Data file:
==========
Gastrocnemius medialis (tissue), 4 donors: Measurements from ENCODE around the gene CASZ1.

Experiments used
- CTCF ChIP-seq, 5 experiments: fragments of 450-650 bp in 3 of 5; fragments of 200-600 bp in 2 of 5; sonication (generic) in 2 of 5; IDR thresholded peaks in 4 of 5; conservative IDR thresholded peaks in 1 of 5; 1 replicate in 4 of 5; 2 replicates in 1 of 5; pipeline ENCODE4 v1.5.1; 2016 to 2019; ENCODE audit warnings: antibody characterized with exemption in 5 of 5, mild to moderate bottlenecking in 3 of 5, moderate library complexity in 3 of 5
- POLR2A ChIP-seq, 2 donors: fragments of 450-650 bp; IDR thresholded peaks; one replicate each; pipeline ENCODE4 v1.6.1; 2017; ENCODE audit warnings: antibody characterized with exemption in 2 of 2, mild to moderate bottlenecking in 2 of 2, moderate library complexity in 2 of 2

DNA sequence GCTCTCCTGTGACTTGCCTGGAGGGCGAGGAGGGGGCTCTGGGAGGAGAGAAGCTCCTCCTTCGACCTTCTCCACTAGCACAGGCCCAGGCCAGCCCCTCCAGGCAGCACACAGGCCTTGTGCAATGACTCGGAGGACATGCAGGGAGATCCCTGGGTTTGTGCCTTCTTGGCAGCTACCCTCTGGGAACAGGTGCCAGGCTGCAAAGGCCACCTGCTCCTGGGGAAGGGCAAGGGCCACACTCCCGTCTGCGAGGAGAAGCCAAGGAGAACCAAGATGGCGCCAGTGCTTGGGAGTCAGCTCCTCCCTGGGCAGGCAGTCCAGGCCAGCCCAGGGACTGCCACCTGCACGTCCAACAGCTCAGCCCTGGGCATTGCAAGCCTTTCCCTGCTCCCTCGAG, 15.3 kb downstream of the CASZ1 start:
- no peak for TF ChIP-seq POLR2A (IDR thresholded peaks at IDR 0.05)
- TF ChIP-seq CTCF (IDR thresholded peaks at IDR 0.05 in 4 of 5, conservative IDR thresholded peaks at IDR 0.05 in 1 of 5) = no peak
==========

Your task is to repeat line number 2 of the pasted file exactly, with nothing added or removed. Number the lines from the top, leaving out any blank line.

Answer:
Experiments used